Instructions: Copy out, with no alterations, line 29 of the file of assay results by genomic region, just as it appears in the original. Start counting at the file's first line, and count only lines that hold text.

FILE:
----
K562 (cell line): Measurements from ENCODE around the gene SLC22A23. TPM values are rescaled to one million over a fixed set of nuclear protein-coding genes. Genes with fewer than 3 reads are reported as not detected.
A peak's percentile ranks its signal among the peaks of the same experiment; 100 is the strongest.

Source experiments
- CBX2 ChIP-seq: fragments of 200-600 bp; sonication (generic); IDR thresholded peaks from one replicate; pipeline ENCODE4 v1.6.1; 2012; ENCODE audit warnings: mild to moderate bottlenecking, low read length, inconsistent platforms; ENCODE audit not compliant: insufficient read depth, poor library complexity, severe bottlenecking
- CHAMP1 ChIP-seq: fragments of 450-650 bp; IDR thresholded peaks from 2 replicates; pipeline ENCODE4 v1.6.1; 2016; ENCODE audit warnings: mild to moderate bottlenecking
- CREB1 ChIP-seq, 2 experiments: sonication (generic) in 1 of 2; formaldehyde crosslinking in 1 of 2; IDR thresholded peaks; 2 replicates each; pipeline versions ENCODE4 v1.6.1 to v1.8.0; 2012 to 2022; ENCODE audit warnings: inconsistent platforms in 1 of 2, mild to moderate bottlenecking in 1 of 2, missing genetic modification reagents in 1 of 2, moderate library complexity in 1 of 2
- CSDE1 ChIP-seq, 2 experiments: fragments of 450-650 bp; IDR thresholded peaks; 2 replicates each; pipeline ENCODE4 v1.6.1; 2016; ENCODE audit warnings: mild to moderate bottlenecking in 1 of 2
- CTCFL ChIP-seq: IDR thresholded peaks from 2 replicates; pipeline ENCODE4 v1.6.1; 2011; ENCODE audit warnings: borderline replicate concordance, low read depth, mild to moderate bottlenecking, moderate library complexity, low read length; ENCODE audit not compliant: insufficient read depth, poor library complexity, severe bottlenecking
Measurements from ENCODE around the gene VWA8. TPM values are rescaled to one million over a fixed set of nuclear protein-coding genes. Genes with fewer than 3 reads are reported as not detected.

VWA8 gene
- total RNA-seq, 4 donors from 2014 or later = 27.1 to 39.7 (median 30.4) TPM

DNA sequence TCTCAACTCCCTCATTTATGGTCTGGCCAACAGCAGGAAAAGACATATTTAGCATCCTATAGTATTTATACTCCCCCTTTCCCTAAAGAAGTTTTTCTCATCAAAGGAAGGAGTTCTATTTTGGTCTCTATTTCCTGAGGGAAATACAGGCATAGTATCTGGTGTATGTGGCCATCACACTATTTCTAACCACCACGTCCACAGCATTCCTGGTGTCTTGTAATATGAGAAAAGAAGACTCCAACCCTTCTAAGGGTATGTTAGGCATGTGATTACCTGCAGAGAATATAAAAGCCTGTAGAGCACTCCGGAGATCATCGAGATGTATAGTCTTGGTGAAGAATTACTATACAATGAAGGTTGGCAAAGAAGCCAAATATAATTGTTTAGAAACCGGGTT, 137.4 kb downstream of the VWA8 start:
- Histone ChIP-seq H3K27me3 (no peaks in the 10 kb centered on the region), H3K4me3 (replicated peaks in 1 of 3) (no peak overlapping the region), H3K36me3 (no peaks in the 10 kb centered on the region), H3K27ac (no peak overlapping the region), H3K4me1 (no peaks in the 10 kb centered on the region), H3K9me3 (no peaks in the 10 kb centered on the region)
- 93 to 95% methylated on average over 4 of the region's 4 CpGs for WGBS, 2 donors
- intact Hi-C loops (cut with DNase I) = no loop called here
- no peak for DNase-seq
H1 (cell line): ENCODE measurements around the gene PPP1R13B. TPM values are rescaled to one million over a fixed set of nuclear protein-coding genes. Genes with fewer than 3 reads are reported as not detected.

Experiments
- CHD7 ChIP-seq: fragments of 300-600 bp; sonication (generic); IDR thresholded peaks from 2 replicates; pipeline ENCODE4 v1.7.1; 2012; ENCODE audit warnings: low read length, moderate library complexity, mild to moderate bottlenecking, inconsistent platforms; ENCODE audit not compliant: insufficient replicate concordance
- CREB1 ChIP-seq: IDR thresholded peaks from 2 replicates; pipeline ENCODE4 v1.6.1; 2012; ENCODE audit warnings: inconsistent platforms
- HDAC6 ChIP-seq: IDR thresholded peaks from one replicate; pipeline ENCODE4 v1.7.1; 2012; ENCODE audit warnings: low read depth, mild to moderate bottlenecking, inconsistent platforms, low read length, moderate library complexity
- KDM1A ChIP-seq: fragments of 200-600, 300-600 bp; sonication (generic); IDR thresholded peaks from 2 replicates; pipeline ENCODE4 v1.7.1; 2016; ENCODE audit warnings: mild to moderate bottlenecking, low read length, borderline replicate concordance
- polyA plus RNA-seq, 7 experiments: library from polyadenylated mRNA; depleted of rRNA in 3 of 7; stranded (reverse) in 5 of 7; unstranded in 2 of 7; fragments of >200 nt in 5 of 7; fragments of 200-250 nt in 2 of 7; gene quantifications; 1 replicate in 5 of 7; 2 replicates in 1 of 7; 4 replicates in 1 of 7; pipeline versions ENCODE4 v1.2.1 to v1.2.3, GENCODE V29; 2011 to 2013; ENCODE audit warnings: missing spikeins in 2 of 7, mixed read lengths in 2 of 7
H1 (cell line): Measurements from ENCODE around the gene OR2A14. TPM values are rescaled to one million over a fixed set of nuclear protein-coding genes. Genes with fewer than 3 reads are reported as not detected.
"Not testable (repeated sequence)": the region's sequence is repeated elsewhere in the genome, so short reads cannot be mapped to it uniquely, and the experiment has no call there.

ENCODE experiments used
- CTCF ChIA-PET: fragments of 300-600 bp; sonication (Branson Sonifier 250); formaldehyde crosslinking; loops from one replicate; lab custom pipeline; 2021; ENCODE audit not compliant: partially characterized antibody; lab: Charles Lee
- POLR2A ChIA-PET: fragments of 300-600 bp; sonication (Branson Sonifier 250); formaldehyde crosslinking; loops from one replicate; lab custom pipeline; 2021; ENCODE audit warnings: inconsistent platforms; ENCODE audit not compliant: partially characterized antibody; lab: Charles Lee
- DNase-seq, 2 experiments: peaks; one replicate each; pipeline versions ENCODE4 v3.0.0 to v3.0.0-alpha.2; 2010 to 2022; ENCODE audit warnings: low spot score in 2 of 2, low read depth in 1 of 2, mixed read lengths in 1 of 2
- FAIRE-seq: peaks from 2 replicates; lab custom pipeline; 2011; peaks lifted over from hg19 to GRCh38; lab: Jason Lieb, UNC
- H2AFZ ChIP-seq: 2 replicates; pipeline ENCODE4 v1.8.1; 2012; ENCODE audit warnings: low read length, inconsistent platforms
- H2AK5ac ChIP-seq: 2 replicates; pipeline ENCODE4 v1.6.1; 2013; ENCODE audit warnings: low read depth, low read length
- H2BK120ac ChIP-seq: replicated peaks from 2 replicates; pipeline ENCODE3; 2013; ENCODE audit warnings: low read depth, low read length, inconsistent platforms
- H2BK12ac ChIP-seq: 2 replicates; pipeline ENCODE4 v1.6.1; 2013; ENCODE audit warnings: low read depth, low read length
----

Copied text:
- DNase-seq, 2 experiments: peaks; one replicate each; pipeline versions ENCODE4 v3.0.0 to v3.0.0-alpha.2; 2010 to 2022; ENCODE audit warnings: low spot score in 2 of 2, low read depth in 1 of 2, mixed read lengths in 1 of 2